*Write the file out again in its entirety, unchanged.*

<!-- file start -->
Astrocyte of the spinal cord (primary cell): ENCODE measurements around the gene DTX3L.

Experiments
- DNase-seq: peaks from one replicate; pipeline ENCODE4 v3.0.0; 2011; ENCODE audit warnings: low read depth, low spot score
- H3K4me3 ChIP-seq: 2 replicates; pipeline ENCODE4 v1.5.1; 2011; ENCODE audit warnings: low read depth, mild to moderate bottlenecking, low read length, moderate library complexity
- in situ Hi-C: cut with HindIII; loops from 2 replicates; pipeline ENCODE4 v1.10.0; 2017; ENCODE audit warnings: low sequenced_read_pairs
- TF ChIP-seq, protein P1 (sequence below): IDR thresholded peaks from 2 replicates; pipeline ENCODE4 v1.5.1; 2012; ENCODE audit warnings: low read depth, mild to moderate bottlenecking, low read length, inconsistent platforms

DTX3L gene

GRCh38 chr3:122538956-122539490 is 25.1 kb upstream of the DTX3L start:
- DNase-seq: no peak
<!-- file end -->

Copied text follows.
Astrocyte of the spinal cord (primary cell): ENCODE measurements around the gene DTX3L.

Experiments
- DNase-seq: peaks from one replicate; pipeline ENCODE4 v3.0.0; 2011; ENCODE audit warnings: low read depth, low spot score
- H3K4me3 ChIP-seq: 2 replicates; pipeline ENCODE4 v1.5.1; 2011; ENCODE audit warnings: low read depth, mild to moderate bottlenecking, low read length, moderate library complexity
- in situ Hi-C: cut with HindIII; loops from 2 replicates; pipeline ENCODE4 v1.10.0; 2017; ENCODE audit warnings: low sequenced_read_pairs
- TF ChIP-seq, protein P1 (sequence below): IDR thresholded peaks from 2 replicates; pipeline ENCODE4 v1.5.1; 2012; ENCODE audit warnings: low read depth, mild to moderate bottlenecking, low read length, inconsistent platforms

DTX3L gene

GRCh38 chr3:122538956-122539490 is 25.1 kb upstream of the DTX3L start:
- DNase-seq: no peak